Lab Project

East Legon Past Forward

Ibai Rigby

The African continent has not always been regarded with inferiority by Europeans. Historically, racial concerns were about discriminating aristocrats from the plebeians; recent scholarship contends that the Roman Empire had no bias against different ethnicities. Slavery was the result of war captivity and not related to inherited physical characteristics. When 14th-century Catalan cartographers produced their now celebrated maps, Kings and Sultans of both sides of the Mediterranean Sea were equally represented on their thrones as respected rulers of their respective countries, including Mansa Musa of the wealthy West African Islamic Mali Empire. Things nevertheless began to change around the 16th century, when the Renaissance and the Scientific Revolution propelled by the invention of the printing press, together with the serendipitous “discovery” and conquest of the Americasi, filled European nations with hubris. The soil of the “new” continent was perfect for cash crop plantations that nevertheless were only profitable as long as labour remained unpaid. Since diseases from the old world decimated the native American populations, African slaves were imported to do the hard work. In order to justify the dehumanisation through slavery of millions of African, and the colonisation processes that followed during the 18th and 19th centuries, a process of cultural “othering” was put in place. In Edward Said’s words, “European culture gained in strength and identity by setting itself off against the Orient [everything not European] as a sort of surrogate and even underground self”.ii African societies were considered static, as if lacking the agency that produces history. Western leadership was legitimised in the name of the mission civilisatrice.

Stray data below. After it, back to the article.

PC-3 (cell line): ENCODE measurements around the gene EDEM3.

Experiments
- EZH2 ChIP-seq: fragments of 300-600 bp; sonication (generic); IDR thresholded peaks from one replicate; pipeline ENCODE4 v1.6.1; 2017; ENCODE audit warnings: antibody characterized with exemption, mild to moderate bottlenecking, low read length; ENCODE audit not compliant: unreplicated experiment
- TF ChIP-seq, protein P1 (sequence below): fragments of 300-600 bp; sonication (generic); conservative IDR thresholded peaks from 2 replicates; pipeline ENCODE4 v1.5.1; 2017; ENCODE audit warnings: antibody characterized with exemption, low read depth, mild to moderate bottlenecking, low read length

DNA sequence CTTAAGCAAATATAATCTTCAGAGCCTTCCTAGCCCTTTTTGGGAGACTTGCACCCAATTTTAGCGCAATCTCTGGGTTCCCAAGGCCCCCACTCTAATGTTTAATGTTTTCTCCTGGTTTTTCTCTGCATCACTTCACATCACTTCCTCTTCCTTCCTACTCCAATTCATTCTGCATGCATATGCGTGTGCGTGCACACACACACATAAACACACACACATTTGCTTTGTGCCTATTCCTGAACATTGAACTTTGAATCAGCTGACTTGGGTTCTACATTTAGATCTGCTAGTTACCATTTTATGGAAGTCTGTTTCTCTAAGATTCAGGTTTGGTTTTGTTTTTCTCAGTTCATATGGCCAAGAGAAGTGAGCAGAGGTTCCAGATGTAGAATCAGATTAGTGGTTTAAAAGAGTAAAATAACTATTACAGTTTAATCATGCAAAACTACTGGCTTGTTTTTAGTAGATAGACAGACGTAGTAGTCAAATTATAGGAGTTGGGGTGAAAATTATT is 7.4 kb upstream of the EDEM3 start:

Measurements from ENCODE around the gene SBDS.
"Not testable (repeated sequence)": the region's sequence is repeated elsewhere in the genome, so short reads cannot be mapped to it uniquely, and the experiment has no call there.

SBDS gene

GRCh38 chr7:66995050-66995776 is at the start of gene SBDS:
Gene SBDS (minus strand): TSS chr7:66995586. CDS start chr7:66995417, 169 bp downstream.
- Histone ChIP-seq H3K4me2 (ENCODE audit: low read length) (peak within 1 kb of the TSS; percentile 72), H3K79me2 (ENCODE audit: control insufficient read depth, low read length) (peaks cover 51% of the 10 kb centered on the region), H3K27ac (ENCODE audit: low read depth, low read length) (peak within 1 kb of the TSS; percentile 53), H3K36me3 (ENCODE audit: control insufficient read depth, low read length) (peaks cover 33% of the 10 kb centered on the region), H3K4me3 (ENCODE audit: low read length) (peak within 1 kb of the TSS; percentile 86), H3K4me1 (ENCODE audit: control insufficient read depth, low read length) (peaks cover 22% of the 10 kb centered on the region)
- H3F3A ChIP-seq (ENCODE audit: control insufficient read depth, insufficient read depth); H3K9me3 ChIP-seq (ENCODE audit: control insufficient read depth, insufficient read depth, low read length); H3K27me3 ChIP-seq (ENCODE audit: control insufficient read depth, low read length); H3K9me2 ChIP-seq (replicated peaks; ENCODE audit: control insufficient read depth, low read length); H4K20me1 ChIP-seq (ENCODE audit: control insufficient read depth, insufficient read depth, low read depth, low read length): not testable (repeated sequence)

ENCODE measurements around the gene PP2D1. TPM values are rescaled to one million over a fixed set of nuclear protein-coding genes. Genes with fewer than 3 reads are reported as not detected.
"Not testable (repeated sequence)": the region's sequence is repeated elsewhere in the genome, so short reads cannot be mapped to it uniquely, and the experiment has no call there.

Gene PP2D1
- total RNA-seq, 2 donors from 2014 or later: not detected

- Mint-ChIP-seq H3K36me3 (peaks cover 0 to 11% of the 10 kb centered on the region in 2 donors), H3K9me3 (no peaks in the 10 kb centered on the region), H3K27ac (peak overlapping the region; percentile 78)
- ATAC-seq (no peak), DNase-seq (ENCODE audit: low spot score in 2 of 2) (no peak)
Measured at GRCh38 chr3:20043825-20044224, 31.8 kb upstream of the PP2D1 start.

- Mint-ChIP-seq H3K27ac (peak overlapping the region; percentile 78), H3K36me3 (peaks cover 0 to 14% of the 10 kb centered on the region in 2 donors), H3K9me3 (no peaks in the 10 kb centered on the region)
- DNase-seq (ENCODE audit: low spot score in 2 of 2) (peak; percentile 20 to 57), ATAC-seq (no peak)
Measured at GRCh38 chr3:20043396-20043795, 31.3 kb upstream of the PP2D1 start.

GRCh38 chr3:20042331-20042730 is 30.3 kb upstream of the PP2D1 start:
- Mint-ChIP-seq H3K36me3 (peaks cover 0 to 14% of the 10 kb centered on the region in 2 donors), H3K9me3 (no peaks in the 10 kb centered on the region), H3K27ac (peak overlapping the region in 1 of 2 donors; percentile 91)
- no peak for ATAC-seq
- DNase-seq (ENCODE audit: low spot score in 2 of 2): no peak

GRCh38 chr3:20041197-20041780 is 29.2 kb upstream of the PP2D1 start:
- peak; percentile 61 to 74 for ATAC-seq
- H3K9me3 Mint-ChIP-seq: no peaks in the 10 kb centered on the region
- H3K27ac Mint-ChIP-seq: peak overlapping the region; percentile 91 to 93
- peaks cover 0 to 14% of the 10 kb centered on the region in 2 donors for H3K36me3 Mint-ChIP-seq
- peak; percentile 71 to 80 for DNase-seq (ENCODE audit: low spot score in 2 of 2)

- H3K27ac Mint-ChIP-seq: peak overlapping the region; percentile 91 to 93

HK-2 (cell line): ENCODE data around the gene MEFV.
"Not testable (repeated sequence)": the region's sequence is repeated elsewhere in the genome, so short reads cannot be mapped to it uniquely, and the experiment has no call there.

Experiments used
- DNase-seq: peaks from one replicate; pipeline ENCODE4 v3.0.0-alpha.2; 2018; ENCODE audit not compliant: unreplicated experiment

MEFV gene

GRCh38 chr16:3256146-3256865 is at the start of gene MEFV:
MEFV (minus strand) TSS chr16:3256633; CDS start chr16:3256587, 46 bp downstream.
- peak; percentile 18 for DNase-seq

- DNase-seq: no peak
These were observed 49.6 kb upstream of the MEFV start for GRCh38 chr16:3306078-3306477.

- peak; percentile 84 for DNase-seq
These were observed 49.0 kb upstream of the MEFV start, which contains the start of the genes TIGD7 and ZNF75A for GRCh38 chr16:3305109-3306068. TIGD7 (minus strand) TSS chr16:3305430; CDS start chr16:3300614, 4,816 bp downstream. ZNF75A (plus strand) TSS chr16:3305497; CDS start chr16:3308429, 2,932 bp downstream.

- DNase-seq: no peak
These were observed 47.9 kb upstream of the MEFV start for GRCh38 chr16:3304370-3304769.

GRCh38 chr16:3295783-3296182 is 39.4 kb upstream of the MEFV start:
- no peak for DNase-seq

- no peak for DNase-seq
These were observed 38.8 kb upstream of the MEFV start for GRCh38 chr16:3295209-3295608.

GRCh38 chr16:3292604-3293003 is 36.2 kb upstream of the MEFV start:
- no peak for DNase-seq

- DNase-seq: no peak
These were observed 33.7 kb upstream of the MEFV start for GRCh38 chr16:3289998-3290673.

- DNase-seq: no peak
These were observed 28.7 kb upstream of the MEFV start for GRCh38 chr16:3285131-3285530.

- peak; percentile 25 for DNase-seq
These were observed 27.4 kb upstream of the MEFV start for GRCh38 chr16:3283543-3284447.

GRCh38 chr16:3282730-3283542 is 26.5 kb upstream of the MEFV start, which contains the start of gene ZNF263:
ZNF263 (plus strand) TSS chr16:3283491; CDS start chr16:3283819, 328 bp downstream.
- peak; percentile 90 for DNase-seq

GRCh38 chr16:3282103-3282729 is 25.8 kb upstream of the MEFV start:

Slavery was abolished in the 19th century and formally prohibited by the Universal Declaration of Human Rights in 1948; former colonies such as Ghana gained their independence from Imperial power in the mid 20th century, and racial segregation has been officially put to an end in most countries. However, uttering the word Africa today still sparks in many Westerners the image of tenebrosity that Joseph Conrad put forth in his novel Heart of Darkness. War, terrorism, AIDS, Ebola and slums are still part of the mainstream narrative about the continent, to which we still too often refer as a homogeneous entity regardless that its composed by 54 countries with an estimate of 2000 spoken languages and four major climate regions. The fact that economic growth in many African countries doubles or triples that of any European country does not seem to strike a chord to many. As Filip de Boek writes, “The strength of the imagined place renders invisible the reality of the African site”.iii As a consequence, hoards of volunteers from the West keep travelling to the continent to participate in cooperation projects, occasionally with the idea of experiencing the authenticity of a human society whose traditions have not yet been corrupted by Modernity. The fact that rural populations are deserting the countryside for the city is often met with horror. Architects, who ever since the Great Recession have been inclined to exchange the comfort of the boudoir for the nostalgie de la boue, have joined the corps of humanitarian aid, more often than not to prevent the use of modern materials such as steel, glass and concrete. The noble African, they say, must be saved from the Promethean promise turned into a Faustian bargain. Africa must remain undeveloped to redeem the excesses of the West. That is the assignment of the new civilising mission.